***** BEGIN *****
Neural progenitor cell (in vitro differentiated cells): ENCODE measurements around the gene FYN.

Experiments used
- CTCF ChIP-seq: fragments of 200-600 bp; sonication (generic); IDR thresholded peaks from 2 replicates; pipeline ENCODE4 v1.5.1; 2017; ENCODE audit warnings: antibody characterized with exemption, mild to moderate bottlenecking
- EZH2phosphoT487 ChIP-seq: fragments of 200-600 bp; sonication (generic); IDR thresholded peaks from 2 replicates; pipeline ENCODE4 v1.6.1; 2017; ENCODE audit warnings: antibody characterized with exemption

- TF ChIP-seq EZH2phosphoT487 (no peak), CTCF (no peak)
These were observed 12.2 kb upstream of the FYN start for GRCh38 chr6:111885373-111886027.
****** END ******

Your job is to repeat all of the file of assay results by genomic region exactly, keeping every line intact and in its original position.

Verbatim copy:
Neural progenitor cell (in vitro differentiated cells): ENCODE measurements around the gene FYN.

Experiments used
- CTCF ChIP-seq: fragments of 200-600 bp; sonication (generic); IDR thresholded peaks from 2 replicates; pipeline ENCODE4 v1.5.1; 2017; ENCODE audit warnings: antibody characterized with exemption, mild to moderate bottlenecking
- EZH2phosphoT487 ChIP-seq: fragments of 200-600 bp; sonication (generic); IDR thresholded peaks from 2 replicates; pipeline ENCODE4 v1.6.1; 2017; ENCODE audit warnings: antibody characterized with exemption

- TF ChIP-seq EZH2phosphoT487 (no peak), CTCF (no peak)
These were observed 12.2 kb upstream of the FYN start for GRCh38 chr6:111885373-111886027.